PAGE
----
Primary principals call for suspension of Irish language requirement rule
Temporary move may ease teacher supply ‘crisis’ – Irish Primary Principals Network
The Irish Primary Principals Network’s annual conference in Dublin heard that many schools are struggling to source substitute teachers to cover short-term absences. Photograph: Alan Betson
Primary school principals have called for the Irish language qualification requirement for teachers to be suspended to ease the “crisis” in teacher supply.
Under existing rules, all new primary teachers need to have a minimum of a H4 grade (60 to 69 per cent at higher level) in Irish in the Leaving Cert or an equivalent Irish diploma.
The Irish Primary Principals Network’s (IPPN) annual conference in Dublin heard that many schools are struggling to source substitute teachers to cover short-term absences.
“Recruiting surplus teachers from Northern Ireland is an attractive option, particularly for our border counties, as is recruiting teachers trained in other countries whose first language is English,” it said, in a statement.
“While it is very difficult to gauge the numbers, it is likely that there is a significant number of foreign-trained teachers who are not currently teaching, as they cannot fulfil the Irish language qualification requirement.
“While the substitute scarcity continues, these teachers should, on a temporary basis and provided they have conditional Teaching Council recognition, be allowed to teach in short-term mainstream positions.”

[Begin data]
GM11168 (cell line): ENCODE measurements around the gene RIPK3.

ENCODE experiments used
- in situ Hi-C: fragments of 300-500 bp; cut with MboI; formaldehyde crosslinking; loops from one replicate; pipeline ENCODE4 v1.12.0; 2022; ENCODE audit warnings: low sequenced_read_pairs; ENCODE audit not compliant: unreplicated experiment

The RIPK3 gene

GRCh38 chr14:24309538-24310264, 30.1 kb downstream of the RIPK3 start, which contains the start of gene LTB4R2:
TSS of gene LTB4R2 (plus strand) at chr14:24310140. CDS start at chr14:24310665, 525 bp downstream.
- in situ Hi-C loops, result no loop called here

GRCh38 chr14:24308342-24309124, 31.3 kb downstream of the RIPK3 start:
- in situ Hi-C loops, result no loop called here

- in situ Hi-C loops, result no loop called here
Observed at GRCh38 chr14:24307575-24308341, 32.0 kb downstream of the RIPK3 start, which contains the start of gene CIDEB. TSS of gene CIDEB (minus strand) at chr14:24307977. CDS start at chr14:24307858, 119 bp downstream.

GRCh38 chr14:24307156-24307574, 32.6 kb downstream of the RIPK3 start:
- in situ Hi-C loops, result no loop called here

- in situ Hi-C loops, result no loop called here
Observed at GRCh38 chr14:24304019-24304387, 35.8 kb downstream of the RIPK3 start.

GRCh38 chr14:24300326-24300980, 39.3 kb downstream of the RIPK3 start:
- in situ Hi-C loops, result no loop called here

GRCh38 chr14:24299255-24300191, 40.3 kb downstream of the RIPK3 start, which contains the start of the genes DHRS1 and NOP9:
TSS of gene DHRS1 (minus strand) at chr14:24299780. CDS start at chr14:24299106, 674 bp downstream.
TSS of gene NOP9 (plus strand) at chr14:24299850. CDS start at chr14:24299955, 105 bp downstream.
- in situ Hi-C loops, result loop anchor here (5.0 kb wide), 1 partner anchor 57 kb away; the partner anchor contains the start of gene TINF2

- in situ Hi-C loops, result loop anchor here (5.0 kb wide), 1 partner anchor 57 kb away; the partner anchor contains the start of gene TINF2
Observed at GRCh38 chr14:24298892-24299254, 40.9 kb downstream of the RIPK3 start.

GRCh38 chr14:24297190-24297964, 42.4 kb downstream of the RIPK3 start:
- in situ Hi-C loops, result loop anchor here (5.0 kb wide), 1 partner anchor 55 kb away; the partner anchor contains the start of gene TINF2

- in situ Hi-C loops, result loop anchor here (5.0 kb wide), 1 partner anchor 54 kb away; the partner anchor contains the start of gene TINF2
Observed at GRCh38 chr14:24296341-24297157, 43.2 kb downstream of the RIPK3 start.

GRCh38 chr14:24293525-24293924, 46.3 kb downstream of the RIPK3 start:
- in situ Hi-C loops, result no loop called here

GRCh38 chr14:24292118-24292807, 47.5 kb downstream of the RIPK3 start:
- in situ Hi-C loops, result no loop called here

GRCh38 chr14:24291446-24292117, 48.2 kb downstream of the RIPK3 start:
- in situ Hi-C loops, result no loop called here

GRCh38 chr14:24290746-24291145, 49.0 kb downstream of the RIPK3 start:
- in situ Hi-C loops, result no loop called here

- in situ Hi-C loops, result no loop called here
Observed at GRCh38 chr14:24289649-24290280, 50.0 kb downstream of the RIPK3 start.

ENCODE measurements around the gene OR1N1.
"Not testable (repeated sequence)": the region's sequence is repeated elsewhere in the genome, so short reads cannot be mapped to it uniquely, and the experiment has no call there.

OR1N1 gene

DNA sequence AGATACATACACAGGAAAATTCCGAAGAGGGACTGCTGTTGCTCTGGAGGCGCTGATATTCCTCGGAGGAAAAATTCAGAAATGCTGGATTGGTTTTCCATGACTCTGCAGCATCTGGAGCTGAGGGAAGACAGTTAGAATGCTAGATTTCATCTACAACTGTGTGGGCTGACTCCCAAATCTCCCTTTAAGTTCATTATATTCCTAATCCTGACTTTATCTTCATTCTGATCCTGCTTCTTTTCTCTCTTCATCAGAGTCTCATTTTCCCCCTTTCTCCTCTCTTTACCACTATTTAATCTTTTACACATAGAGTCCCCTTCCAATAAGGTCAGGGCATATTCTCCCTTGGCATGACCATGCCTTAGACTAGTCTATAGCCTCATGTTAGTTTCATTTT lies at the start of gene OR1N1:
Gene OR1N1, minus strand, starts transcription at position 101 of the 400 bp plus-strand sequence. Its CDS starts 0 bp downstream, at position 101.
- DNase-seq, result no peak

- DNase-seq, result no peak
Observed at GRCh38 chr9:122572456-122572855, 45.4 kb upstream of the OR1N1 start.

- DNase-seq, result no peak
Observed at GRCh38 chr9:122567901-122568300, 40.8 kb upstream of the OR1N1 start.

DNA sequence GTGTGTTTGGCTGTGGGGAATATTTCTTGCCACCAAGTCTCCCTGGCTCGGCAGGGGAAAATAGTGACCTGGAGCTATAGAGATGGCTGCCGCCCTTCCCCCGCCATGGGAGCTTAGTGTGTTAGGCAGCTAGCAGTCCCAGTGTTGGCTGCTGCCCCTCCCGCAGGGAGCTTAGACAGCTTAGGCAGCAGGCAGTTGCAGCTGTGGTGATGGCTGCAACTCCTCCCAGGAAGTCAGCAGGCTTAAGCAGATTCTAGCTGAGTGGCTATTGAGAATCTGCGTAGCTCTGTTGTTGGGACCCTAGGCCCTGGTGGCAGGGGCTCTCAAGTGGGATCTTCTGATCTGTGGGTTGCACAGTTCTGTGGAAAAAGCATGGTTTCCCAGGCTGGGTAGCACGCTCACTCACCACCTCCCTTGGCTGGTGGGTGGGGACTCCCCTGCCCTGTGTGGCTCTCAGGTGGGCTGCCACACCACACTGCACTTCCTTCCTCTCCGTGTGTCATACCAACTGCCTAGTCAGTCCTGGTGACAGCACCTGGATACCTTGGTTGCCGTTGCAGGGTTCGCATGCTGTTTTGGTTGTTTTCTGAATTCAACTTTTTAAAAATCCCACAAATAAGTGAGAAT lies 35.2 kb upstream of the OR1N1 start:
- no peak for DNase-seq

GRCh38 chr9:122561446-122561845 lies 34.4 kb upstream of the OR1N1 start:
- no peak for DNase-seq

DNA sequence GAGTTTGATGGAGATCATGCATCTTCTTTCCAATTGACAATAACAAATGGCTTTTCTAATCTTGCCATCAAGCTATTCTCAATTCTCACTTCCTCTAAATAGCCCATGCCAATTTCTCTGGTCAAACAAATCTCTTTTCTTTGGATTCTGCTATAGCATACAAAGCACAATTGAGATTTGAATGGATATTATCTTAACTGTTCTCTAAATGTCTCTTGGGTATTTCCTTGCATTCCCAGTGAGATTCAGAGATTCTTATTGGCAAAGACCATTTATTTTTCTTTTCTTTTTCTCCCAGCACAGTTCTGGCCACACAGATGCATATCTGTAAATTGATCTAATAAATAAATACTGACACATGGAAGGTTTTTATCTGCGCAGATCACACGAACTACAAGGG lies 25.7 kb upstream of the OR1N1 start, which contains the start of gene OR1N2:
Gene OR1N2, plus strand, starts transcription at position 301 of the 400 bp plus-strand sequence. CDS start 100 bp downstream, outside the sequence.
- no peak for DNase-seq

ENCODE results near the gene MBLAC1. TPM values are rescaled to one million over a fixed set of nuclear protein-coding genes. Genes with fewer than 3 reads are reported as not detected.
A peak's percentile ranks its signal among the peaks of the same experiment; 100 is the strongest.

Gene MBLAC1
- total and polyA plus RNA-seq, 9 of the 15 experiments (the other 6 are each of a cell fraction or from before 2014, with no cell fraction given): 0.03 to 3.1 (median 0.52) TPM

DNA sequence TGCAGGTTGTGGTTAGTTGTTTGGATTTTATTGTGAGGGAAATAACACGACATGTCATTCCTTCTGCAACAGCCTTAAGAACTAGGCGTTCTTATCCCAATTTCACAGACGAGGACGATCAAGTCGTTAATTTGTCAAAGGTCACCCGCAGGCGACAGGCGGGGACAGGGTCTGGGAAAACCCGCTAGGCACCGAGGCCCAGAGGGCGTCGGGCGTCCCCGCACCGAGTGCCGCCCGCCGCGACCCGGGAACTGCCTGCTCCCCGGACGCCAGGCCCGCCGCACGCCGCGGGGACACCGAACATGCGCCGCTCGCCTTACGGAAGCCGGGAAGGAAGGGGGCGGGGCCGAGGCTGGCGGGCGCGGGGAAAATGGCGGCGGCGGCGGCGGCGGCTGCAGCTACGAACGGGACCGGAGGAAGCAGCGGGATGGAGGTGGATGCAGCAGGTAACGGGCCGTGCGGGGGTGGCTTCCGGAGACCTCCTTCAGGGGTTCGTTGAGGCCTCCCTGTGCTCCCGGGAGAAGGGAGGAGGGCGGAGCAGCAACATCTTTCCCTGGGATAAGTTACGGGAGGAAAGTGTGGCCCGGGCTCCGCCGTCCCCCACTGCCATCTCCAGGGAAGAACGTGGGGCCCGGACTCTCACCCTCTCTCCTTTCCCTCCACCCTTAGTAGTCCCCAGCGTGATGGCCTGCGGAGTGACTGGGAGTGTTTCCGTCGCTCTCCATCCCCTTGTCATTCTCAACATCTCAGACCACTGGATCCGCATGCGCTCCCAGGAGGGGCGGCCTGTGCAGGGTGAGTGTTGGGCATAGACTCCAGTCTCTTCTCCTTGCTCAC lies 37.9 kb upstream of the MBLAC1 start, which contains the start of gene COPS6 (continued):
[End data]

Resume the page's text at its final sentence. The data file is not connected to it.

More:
The conference also heard of major concerns relating to special needs, including a new system for “frontloading” special needs assistant (SNA) posts from next September.
The IPPN called for a pilot project to be fully completed and for lessons learned taken into account before changes to SNA allocation are implemented in schools.
“ We were dismayed to be notified, during a recent briefing on the new guidelines, of the intention to implement the new model in all schools this September, despite the fact that the feedback from the pilot has not yet been assessed,” it said.
“We have yet to hear how appeals are to proceed where schools feel the allocation is insufficient, or where there is a significant intake of children.
“The supports promised over two and a half years ago, when the previous model was introduced, are still not in place so, again, how can we have faith that it will be different this time?”
The network also said school leaders need to know what formula is being used to frontload the SNA model.
In addition, the conference heard that the new model “vastly increases” the burden of responsibility on principals, as the allocation of resources to individual children will switch from a special education needs organiser to the principal.
Total inclusion model
There is also a “high level of anxiety” in a debate over a new total inclusion model, which would place all special needs pupils in mainstream schools .
This could see the closure of special schools and would ensure all special needs pupils – regardless of their level of ability – would be taught in their local school.
The National Council for Special Education is exploring this issue and is due to issue a recommendation on this to the Department of Education later this year.
In a statement, the network said every child should be educated in the setting that is most appropriate to their needs.
But it added: “ IPPN will not support any proposals for change until the current system is fit for purpose . . . We are extremely concerned that we are now two years on from the current model being introduced and it still hasn’t been fully resourced. How could we even contemplate any change until it has been?
“The bottom line is that children must be protected, especially our most vulnerable children, and we cannot allow for any possibility that they could be short-changed by the system.”